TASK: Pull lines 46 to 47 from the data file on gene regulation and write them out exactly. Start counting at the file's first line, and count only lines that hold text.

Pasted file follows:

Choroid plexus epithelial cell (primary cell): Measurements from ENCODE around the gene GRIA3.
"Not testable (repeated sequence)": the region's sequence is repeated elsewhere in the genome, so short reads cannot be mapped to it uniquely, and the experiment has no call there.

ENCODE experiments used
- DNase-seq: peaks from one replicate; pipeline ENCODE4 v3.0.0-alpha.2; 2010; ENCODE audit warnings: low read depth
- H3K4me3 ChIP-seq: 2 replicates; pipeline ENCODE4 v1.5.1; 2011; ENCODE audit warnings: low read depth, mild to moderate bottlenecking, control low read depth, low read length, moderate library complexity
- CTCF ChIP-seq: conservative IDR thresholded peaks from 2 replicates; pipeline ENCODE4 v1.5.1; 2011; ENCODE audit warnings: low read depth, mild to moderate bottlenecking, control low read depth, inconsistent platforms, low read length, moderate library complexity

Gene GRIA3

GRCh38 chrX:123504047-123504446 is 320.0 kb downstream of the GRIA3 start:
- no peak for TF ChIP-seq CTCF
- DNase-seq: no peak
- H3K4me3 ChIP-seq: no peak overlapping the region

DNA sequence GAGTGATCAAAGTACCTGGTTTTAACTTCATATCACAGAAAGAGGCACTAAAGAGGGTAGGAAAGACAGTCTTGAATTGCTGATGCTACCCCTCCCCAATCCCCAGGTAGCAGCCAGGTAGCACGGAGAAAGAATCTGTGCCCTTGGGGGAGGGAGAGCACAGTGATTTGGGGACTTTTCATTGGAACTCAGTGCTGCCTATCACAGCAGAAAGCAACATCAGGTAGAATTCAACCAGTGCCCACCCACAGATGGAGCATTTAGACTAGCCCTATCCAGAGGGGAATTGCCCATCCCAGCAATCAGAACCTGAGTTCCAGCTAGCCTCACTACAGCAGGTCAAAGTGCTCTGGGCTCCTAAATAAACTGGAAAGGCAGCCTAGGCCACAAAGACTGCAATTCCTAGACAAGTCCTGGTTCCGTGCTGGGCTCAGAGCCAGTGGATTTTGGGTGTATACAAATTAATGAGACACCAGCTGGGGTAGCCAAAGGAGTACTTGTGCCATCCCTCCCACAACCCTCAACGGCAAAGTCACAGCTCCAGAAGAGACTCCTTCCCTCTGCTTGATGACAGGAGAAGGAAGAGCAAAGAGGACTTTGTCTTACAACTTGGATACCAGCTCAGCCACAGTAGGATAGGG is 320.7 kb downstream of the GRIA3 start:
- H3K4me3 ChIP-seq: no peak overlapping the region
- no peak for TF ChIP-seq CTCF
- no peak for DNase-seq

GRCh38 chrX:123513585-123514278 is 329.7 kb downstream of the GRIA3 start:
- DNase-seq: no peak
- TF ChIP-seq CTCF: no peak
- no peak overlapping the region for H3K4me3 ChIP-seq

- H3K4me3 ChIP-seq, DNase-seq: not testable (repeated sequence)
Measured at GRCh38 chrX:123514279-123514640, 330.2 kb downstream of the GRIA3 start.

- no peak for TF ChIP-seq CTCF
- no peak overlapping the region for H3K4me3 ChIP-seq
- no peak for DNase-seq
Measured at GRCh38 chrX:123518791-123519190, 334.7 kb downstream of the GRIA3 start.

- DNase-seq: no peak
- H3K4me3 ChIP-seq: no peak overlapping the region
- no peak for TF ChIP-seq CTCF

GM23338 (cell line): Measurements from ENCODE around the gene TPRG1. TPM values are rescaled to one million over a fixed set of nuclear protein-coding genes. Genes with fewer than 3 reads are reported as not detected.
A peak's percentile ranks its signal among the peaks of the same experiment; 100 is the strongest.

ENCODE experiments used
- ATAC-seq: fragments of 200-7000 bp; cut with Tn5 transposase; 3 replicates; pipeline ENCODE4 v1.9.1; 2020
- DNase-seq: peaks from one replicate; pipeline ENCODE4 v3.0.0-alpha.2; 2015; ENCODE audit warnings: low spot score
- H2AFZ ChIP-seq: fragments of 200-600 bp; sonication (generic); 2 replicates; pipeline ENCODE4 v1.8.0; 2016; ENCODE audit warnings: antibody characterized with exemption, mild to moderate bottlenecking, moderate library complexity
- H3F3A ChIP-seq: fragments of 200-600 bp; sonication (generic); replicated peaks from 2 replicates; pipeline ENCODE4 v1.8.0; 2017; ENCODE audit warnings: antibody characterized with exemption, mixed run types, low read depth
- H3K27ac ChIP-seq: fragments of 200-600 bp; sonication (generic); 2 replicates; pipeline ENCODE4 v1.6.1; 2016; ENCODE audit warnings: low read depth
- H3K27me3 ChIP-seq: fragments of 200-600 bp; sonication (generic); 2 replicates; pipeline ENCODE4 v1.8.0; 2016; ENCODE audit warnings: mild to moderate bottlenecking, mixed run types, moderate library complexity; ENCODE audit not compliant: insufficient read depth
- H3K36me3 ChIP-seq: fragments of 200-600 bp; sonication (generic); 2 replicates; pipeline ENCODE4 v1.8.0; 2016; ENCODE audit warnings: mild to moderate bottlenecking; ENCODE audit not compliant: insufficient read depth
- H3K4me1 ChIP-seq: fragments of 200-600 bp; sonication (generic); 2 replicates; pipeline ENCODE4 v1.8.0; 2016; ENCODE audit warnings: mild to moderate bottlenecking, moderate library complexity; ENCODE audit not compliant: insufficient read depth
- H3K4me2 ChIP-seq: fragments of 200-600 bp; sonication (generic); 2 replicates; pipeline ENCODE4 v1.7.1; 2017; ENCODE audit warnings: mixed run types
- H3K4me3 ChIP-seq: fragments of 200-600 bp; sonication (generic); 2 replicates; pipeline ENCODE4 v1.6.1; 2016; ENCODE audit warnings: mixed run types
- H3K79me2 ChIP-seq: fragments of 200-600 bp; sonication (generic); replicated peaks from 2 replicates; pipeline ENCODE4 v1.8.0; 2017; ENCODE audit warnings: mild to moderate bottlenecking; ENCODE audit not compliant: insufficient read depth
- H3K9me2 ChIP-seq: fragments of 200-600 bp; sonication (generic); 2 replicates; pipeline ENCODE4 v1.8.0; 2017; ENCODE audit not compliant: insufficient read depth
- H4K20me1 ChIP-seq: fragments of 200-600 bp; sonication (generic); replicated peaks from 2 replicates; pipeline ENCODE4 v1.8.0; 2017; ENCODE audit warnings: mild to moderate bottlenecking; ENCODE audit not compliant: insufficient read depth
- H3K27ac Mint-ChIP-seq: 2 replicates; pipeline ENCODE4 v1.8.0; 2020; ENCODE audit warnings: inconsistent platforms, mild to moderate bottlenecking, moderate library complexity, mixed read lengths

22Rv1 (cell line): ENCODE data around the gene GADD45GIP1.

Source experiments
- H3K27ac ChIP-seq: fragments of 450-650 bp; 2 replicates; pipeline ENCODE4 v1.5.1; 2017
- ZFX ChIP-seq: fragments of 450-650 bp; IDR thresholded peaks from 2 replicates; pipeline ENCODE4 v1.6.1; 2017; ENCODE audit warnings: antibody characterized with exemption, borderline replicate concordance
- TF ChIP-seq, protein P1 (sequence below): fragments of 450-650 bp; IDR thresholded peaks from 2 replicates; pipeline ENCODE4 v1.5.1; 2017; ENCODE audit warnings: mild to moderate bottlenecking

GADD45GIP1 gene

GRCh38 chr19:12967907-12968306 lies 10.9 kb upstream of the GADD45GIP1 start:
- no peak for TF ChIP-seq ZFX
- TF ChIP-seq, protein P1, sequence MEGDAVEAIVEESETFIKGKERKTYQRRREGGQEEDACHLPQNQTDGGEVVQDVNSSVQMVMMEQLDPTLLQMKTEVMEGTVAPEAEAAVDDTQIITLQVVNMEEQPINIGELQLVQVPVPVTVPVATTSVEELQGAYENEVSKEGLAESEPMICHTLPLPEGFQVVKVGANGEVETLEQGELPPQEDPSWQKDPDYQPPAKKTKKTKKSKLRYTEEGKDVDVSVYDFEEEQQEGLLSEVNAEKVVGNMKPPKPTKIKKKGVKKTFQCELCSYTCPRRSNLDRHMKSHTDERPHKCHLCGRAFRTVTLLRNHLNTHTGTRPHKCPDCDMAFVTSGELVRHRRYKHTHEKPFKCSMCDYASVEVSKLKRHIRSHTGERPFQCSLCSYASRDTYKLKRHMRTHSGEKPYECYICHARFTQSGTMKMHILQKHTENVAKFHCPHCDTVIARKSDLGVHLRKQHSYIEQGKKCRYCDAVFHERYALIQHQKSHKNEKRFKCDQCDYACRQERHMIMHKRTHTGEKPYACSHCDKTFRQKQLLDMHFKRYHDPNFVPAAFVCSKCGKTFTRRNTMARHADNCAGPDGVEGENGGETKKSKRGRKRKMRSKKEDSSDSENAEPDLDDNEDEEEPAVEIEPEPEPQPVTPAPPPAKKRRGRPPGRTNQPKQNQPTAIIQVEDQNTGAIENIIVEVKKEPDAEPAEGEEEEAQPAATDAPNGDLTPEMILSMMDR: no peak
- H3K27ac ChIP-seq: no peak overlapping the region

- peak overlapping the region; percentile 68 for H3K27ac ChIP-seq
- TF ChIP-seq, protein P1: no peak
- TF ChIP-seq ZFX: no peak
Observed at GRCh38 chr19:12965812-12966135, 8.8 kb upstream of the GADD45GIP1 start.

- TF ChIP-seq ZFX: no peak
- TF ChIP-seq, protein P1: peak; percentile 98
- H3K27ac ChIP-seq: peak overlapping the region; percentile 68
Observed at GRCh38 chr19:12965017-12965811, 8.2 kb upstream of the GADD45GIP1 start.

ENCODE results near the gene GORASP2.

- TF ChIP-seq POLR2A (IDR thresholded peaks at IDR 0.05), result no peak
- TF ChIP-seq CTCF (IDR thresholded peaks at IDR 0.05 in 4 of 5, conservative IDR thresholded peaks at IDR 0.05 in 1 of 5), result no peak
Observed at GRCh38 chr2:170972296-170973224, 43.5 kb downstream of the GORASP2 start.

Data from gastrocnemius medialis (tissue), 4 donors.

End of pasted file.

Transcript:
22Rv1 (cell line): ENCODE data around the gene GADD45GIP1.

Source experiments